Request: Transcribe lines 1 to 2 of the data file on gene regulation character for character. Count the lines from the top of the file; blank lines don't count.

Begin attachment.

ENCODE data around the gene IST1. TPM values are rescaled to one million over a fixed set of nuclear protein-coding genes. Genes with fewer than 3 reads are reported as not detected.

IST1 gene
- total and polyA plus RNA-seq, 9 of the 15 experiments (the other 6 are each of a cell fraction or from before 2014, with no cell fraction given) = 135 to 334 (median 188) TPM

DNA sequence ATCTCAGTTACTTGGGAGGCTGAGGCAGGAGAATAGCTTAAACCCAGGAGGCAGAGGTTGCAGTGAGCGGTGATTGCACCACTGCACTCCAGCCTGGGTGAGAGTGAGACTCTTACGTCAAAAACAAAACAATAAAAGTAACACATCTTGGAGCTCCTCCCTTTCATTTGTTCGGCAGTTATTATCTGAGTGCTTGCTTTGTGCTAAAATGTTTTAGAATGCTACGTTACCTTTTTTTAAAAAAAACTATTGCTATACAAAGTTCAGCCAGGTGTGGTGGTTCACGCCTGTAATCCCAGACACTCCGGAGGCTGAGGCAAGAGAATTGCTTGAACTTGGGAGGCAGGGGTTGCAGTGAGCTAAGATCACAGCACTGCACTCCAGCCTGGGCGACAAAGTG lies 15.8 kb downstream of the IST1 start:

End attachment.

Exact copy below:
ENCODE data around the gene IST1. TPM values are rescaled to one million over a fixed set of nuclear protein-coding genes. Genes with fewer than 3 reads are reported as not detected.

IST1 gene